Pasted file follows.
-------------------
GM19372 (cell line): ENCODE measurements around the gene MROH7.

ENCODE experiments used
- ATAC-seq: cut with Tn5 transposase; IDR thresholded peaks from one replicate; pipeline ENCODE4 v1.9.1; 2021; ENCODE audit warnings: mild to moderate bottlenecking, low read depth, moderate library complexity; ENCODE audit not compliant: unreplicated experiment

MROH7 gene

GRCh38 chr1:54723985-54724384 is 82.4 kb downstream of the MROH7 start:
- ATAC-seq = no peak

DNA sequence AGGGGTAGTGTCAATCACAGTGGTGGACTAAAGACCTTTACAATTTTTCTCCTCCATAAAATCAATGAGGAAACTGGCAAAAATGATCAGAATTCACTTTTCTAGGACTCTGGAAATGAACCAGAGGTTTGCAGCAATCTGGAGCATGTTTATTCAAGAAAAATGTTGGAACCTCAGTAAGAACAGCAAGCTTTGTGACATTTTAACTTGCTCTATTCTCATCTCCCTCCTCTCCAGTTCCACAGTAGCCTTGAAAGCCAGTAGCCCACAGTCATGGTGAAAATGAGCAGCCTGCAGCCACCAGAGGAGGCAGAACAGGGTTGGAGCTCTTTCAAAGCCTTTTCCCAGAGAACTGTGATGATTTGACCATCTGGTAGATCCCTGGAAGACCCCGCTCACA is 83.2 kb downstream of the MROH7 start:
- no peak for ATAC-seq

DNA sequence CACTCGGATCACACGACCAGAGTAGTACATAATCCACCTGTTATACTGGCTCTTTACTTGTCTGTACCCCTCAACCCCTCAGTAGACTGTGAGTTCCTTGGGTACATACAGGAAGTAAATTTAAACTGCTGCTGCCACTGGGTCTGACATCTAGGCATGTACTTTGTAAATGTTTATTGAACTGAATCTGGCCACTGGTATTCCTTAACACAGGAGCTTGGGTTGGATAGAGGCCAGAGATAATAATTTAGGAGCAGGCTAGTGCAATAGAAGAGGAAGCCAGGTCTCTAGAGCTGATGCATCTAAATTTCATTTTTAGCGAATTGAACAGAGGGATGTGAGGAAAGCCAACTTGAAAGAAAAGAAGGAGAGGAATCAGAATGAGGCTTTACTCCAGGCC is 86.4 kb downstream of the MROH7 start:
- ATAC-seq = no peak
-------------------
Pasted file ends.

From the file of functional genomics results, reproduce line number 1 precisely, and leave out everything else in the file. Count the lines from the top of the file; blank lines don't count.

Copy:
GM19372 (cell line): ENCODE measurements around the gene MROH7.